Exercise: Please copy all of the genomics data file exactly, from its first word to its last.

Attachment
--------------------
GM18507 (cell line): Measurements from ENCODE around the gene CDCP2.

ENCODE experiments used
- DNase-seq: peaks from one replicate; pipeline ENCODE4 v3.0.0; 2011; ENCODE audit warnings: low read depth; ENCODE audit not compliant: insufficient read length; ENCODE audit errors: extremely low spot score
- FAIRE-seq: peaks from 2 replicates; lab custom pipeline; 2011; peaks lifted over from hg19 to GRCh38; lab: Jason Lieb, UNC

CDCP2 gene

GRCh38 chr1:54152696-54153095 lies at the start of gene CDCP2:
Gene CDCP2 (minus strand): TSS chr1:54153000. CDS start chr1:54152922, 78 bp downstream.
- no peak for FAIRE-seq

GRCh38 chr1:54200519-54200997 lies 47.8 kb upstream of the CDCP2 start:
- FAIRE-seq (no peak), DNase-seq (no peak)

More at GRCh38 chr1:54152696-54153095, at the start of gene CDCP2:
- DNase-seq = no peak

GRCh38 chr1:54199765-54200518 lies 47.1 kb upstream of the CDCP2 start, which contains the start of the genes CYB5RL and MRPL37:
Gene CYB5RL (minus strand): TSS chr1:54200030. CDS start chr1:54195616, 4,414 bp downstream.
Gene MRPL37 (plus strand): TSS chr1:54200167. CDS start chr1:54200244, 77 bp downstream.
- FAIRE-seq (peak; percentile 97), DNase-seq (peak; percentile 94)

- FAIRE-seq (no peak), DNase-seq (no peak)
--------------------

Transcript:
GM18507 (cell line): Measurements from ENCODE around the gene CDCP2.

ENCODE experiments used
- DNase-seq: peaks from one replicate; pipeline ENCODE4 v3.0.0; 2011; ENCODE audit warnings: low read depth; ENCODE audit not compliant: insufficient read length; ENCODE audit errors: extremely low spot score
- FAIRE-seq: peaks from 2 replicates; lab custom pipeline; 2011; peaks lifted over from hg19 to GRCh38; lab: Jason Lieb, UNC

CDCP2 gene

GRCh38 chr1:54152696-54153095 lies at the start of gene CDCP2:
Gene CDCP2 (minus strand): TSS chr1:54153000. CDS start chr1:54152922, 78 bp downstream.
- no peak for FAIRE-seq

GRCh38 chr1:54200519-54200997 lies 47.8 kb upstream of the CDCP2 start:
- FAIRE-seq (no peak), DNase-seq (no peak)

More at GRCh38 chr1:54152696-54153095, at the start of gene CDCP2:
- DNase-seq = no peak

GRCh38 chr1:54199765-54200518 lies 47.1 kb upstream of the CDCP2 start, which contains the start of the genes CYB5RL and MRPL37:
Gene CYB5RL (minus strand): TSS chr1:54200030. CDS start chr1:54195616, 4,414 bp downstream.
Gene MRPL37 (plus strand): TSS chr1:54200167. CDS start chr1:54200244, 77 bp downstream.
- FAIRE-seq (peak; percentile 97), DNase-seq (peak; percentile 94)

- FAIRE-seq (no peak), DNase-seq (no peak)